Over 50s: How to keep bank details safe online

bank details

The internet is pretty nifty, right?

You can use it to socialise with your current friends and catch-up with long lost ones, you can buy your weekly groceries and have them delivered to your doorstep at a time that suits you, and you can even manage your money through the power of online banking – meaning you’ll never have to spend an hour queuing at the local branch of your bank ever again!

There’s no question that the internet is changing the way the world works, but that’s not to say it doesn’t come with its dangers. This is especially for those who haven’t grown up in the ’digital generation’, so it’s often found that those aged over 50 years old are a little more nervous about spending money online.

But we don’t think that should put you off making the most of the internet, because there’s so much you can do once you’ve learnt the basics about protecting yourself whilst using your computer.

So, what do you need to know about keeping your personal details safe online?

The ‘basics’

–          Protect yourself from computer viruses

This is an important one, as it will stop fraudsters putting things on your computer that they can use to steal your personal details. This may sound like a pretty big task, but it’s actually much easier than you might think.

This is because there are lots of companies offering easy to install software that will automatically protect your computer from viruses, such as Norton Interet Security , McAfee Antivirus, and Avast. You will usually have to pay an annual subscription fee for these services, but it is more than worth it as you will have protected yourself from the possibility of losing much more than you are actually spending.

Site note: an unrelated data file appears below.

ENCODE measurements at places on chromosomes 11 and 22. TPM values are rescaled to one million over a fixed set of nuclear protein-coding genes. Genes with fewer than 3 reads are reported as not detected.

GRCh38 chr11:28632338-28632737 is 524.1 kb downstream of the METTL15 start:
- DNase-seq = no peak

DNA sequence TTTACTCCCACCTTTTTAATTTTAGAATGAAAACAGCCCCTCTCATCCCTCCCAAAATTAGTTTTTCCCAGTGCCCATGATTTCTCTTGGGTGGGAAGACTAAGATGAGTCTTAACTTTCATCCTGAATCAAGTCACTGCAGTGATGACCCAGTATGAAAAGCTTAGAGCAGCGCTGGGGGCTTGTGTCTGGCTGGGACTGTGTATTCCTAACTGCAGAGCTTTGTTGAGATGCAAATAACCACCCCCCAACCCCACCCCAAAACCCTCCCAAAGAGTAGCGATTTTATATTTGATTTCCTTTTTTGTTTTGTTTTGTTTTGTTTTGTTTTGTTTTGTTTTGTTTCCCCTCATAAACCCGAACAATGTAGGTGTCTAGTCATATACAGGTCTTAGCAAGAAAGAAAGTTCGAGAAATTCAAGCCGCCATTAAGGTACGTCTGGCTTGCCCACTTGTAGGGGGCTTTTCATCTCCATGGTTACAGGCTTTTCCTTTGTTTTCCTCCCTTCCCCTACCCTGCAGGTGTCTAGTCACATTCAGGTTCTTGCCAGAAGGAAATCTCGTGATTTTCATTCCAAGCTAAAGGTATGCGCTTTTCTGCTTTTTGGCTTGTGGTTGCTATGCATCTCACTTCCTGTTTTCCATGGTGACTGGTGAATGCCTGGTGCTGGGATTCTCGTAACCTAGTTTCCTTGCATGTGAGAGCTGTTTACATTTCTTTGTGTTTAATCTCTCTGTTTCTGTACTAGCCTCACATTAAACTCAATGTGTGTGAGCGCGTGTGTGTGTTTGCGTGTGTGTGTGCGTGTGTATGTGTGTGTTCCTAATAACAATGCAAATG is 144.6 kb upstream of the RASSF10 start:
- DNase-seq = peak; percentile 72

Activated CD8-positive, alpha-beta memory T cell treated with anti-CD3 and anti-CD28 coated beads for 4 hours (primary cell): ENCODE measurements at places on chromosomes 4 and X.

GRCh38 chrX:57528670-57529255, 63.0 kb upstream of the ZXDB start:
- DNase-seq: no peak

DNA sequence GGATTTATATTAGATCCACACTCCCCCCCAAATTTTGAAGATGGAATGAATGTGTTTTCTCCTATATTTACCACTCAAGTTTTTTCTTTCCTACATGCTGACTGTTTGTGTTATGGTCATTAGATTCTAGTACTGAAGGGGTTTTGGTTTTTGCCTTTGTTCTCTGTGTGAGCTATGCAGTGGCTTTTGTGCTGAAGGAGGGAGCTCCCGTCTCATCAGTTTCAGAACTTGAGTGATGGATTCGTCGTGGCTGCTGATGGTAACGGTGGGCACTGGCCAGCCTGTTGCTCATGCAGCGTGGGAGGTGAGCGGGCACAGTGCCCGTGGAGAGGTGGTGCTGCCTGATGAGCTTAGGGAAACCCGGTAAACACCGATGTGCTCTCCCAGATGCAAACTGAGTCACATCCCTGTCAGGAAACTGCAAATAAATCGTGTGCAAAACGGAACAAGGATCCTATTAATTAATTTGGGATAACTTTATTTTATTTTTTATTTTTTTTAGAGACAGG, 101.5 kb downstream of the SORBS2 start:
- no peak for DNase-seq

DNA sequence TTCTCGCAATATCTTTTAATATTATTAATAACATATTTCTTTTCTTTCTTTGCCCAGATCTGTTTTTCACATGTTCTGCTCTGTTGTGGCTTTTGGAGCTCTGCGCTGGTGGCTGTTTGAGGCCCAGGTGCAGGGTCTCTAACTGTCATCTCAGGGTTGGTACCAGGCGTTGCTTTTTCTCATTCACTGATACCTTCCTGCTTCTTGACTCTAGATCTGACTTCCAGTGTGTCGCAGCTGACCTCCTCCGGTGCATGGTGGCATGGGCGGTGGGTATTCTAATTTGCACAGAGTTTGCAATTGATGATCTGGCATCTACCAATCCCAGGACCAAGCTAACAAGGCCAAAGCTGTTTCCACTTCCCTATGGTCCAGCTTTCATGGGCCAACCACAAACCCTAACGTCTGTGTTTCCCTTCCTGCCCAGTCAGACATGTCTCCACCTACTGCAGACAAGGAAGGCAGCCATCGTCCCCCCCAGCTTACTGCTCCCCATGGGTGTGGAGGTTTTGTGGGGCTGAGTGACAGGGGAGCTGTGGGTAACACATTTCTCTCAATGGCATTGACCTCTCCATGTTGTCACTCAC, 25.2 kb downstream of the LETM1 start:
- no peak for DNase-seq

These are also pretty easy to install as you can download the software from their website, or visit a local PC shop and buy a disc with software installed onto it. If you’re not sure how to install it, you can always phone their customer service team (or ask your children, as they’re more than likely clued up on this!).

–          Setting up online banking with a strong password

Ok, so this is quite a big step – but it shouldn’t be a difficult one to take. You can usually set up online banking quite easily, and every bank will be a little bit different.

You can usually do this by receiving a ‘validation code’ in the post with some clear instructions of how to visit the bank website and set up your own account. The main thing you need to take into consideration here is that you set it up in a manner that will prevent others gaining access to your bank account.

When choosing a password, it is always a good idea to follow the below precautions:

  1. Choose a password that is difficult to guess (but one that you can still remember!)
  2. Use a mixture of capital and lowercase letters, numbers and symbols
  3. Don’t make it too short
  4. Don’t use the same password for everything – especially when it comes to your online banking profile

–          Keep an eye out for the ‘green padlock’

This is pretty simple, but often people forget to do it.

When shopping online, you should always make sure there is a little green padlock in the left hand side of the top of your internet browser, where the website address is located. For example, if you look at the top of your browser right now, where the Shepherds Friendly website address is, you should see a small green padlock – this means that our website is a secure place to shop/enter your bank details!

The ‘kit’

You might find that once you’ve been signed up to online banking, you might receive a small ‘chip and pin’ machine through the post, or an invitation to download a smartphone app that lets you use your mobile phone to manage your bank account.

Whilst these can be a little bit complicated at first, any ‘kit’ you receive should be fairly simple to use once you receive it, and some of it is really important in helping you stay safe online!

–          Chip and Pin Machine